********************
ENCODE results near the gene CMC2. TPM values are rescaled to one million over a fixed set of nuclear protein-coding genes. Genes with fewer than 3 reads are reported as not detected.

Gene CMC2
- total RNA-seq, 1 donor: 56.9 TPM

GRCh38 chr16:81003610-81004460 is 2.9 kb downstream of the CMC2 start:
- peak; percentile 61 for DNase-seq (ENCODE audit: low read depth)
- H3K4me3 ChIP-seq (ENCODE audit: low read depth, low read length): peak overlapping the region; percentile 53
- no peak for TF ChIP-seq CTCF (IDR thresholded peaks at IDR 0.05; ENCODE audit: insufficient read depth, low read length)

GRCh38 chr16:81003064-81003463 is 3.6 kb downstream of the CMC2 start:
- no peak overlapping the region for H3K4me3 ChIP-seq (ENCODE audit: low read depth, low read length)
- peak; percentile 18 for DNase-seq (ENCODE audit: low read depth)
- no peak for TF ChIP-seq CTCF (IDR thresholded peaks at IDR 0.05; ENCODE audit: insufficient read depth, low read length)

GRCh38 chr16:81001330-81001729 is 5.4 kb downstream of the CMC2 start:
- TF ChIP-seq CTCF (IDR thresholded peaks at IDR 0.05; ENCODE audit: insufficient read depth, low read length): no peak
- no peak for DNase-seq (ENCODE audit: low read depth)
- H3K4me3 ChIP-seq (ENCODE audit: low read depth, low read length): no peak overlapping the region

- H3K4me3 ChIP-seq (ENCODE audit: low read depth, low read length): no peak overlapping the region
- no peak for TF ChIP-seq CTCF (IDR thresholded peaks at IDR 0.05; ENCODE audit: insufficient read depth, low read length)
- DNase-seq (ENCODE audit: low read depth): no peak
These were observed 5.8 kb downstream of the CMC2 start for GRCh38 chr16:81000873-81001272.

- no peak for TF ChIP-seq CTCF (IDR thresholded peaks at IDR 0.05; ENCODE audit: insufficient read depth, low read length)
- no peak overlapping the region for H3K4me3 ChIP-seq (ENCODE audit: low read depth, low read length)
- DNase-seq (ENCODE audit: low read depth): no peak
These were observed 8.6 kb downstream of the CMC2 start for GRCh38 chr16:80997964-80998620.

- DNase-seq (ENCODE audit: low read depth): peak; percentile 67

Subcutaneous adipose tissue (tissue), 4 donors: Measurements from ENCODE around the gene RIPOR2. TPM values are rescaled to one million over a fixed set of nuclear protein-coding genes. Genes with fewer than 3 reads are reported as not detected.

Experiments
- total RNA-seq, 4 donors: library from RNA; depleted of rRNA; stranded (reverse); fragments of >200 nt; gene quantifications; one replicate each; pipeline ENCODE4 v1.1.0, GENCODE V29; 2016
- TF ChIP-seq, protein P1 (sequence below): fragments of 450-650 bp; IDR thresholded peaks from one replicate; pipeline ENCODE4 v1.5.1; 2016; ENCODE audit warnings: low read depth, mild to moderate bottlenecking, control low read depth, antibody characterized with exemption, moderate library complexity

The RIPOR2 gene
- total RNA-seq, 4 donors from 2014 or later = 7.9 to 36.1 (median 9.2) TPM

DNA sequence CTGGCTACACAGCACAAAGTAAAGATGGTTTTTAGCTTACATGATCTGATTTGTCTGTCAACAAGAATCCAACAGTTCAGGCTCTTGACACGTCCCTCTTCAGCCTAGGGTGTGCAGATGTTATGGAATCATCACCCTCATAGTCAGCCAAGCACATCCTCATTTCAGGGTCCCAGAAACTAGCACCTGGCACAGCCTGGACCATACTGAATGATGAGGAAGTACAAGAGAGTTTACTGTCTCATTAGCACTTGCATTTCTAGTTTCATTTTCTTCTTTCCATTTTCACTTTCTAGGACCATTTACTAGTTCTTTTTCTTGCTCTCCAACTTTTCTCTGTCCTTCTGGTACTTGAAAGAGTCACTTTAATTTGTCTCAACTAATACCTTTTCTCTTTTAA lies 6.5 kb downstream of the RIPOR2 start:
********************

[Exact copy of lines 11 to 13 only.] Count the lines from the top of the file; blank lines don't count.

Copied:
- no peak for TF ChIP-seq CTCF (IDR thresholded peaks at IDR 0.05; ENCODE audit: insufficient read depth, low read length)

GRCh38 chr16:81001330-81001729 is 5.4 kb downstream of the CMC2 start:
- TF ChIP-seq CTCF (IDR thresholded peaks at IDR 0.05; ENCODE audit: insufficient read depth, low read length): no peak